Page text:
A 5-Year-Old Girl With High Fever and Nonproductive Cough

Nicholas J. Bennett, MB BChir, PhD


May 08, 2020

Editor's Note:
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A normally well 5-year-old girl presents with a 2- to 3-week history of fever, cough, and occasional posttussive emesis. She was seen one week ago and was diagnosed with a viral upper respiratory infection after an unremarkable physical examination. Testing for respiratory viral infections was not performed at that time, and symptomatic care was recommended.

After that visit, the patient improved, and 5 days ago, she was afebrile and well enough to return to school. Two days ago, however, the fever and cough returned worse than before. She is now experiencing pain in her right shoulder. Her mother reports that she "just isn't herself" and has brought her back for reevaluation.

The patient had one episode of vomiting with coughing 2 days ago, with no diarrhea. She has had decreased appetite and activity when febrile. Her fevers have been as high as 104°F (40°C) at home. Her cough is nonproductive. Her mother has given her acetaminophen two or three times to control the fever, but otherwise she takes no medications.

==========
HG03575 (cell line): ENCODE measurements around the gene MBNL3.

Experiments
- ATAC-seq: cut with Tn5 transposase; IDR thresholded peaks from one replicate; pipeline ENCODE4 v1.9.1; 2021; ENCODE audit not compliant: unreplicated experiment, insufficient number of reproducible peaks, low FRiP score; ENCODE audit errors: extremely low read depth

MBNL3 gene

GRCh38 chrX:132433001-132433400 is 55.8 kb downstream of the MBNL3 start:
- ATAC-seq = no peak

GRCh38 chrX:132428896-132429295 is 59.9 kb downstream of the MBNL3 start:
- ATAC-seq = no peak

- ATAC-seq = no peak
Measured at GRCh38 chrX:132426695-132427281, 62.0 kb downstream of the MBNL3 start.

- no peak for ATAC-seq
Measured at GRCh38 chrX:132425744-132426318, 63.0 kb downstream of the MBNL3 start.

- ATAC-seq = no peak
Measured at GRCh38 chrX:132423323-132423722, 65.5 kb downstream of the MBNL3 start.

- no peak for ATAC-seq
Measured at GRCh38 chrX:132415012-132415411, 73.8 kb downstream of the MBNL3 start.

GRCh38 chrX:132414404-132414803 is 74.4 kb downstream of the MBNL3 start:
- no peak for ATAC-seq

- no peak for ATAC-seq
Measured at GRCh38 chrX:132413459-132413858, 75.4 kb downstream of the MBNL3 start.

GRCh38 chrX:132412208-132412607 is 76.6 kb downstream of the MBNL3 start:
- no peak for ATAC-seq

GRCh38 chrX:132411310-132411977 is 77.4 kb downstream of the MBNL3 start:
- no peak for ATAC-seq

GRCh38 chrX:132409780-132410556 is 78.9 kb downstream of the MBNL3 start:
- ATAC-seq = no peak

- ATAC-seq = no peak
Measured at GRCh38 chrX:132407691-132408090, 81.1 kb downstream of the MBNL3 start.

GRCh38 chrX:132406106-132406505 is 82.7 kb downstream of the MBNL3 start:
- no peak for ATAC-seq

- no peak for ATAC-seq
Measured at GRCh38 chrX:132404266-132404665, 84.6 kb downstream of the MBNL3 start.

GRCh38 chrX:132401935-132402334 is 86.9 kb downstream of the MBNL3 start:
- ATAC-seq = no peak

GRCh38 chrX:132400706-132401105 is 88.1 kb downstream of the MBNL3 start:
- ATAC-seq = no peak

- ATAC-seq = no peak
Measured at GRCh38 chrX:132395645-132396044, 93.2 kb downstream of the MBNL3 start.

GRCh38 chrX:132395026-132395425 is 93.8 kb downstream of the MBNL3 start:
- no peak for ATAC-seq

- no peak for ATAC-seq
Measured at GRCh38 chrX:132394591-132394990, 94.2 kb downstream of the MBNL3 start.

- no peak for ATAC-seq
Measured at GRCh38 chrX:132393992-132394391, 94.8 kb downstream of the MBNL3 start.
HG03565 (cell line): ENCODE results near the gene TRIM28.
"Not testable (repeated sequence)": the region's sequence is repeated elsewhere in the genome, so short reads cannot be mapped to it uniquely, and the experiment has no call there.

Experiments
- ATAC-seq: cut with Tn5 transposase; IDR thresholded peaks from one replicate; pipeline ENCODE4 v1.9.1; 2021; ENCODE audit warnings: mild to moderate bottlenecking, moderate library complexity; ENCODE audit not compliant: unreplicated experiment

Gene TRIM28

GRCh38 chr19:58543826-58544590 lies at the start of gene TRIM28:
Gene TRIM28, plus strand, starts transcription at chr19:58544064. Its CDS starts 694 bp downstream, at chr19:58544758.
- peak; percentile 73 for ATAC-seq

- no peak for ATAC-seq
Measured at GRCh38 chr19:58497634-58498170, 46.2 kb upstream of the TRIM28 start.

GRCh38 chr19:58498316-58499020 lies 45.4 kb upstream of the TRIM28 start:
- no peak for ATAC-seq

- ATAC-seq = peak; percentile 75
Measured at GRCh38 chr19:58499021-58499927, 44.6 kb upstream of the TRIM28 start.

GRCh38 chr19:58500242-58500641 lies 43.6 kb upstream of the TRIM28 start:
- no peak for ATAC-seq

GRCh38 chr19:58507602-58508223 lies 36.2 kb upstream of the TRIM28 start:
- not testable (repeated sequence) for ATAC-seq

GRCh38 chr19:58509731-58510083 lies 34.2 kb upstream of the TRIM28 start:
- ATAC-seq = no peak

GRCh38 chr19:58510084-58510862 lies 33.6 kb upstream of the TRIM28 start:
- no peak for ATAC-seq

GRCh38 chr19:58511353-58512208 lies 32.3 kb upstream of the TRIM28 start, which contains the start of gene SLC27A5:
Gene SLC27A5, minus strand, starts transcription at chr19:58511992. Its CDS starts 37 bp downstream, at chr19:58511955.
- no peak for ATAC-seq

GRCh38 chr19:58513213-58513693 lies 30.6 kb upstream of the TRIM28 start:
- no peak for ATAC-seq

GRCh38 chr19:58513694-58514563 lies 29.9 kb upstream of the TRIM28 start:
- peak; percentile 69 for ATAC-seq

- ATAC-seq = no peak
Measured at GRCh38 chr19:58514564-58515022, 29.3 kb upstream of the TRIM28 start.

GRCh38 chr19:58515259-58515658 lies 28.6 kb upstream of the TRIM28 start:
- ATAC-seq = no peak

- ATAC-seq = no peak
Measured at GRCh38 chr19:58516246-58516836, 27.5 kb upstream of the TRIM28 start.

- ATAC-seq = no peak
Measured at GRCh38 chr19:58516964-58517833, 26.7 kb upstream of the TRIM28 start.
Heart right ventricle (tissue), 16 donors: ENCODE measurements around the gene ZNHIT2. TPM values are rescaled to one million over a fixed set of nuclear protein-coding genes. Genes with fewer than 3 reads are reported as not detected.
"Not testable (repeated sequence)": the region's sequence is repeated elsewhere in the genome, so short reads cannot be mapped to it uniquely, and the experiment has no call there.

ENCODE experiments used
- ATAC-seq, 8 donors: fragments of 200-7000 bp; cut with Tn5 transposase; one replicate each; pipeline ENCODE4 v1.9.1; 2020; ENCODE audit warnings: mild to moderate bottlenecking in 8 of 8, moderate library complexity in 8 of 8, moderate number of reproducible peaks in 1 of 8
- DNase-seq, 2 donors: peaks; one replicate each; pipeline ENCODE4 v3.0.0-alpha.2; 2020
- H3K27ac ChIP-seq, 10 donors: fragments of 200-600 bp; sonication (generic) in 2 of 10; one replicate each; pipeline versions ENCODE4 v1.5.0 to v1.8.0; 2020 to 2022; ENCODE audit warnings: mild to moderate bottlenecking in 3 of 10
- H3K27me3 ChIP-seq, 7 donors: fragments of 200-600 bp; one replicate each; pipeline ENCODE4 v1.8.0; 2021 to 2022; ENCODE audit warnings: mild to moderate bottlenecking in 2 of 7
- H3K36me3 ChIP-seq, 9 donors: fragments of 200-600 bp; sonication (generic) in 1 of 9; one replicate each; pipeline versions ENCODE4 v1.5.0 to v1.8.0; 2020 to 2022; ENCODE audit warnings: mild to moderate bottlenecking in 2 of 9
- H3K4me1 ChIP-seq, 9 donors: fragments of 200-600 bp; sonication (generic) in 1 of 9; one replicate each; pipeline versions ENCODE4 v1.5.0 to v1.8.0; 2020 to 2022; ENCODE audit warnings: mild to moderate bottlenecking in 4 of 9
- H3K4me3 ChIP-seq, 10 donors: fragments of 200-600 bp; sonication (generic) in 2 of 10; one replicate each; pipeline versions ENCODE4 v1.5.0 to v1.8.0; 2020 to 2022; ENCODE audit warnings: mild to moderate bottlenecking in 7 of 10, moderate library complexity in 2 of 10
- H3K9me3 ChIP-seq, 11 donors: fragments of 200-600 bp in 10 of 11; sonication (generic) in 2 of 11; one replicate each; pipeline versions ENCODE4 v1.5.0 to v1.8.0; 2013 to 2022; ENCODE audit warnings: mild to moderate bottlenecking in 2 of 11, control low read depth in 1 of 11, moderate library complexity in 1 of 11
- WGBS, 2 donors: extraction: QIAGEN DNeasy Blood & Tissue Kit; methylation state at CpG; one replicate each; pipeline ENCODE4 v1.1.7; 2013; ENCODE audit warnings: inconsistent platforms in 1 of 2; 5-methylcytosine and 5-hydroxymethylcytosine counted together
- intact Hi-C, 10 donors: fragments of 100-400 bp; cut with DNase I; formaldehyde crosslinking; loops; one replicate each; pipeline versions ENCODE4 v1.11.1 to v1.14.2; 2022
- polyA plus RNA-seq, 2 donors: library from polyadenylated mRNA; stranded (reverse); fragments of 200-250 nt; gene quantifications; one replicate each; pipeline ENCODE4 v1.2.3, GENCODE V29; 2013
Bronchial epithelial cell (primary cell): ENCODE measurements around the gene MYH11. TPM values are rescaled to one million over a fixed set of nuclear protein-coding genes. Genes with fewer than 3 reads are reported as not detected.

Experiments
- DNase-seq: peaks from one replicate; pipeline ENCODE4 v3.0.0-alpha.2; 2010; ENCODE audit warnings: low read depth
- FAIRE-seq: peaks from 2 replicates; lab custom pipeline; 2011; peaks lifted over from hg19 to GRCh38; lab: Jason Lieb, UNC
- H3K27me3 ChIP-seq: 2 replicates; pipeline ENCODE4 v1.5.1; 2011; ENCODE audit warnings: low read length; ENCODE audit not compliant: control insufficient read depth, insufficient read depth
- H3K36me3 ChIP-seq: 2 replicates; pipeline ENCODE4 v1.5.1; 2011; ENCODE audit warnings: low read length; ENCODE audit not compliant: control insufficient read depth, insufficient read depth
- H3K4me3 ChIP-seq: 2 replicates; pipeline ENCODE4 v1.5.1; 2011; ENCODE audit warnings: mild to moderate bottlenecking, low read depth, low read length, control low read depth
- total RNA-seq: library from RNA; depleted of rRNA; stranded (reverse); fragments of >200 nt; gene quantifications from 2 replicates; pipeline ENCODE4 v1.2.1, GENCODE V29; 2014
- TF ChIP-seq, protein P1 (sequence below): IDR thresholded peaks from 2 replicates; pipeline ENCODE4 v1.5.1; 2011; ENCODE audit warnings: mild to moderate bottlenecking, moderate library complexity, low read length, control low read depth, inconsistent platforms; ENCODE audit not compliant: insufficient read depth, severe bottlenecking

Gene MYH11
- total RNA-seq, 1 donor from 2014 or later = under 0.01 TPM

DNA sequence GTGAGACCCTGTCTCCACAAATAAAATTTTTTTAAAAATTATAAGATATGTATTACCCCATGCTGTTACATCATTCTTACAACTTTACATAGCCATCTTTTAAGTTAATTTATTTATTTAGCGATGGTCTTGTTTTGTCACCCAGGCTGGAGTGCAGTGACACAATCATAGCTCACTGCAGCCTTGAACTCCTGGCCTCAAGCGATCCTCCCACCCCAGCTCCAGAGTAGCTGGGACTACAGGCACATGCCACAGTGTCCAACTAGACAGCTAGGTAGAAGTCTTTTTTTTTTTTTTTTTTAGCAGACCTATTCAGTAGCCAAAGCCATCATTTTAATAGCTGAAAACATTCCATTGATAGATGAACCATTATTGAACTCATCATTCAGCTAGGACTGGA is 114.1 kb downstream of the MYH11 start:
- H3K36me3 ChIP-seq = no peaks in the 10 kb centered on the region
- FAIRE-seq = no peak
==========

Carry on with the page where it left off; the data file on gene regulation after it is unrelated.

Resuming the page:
The patient is a normally healthy child with no significant medical history, and her immunizations are up to date, including a seasonal influenza vaccine last month. She has no siblings and lives with her parents, who do not smoke. No known contact with people exposed to tuberculosis (TB) and no significant travel history are noted.

Physical Examination and Workup

Upon physical examination, the patient is a slightly ill-appearing young girl in no acute distress. Her temperature is 102.6°F (39.2°C), respiratory rate is 28 breaths/min, heart rate is 152 beats/min, and blood pressure is 103/62 mm Hg. The pulse oximetry reading is 98% while she is breathing room air. Her lungs sound clear bilaterally, with normal percussion and no areas of decreased breath sounds, rales, or wheezing.

The patient has normal heart sounds without any murmur, a soft abdomen without organomegaly, mild cervical adenopathy, and no rashes. Her extremities are warm and well-perfused, with a capillary refill time of 2 seconds. No other lymph nodes are palpable in her axillae or groin.

Because of the recurrent fever and cough, a chest radiograph is obtained (Figure 1), which reveals a right upper-lobe opacification and an area of increased lucency. CT of the chest clarifies the diagnosis (Figures 2 and 3).

Figure 1.

Figure 2.

Figure 3.


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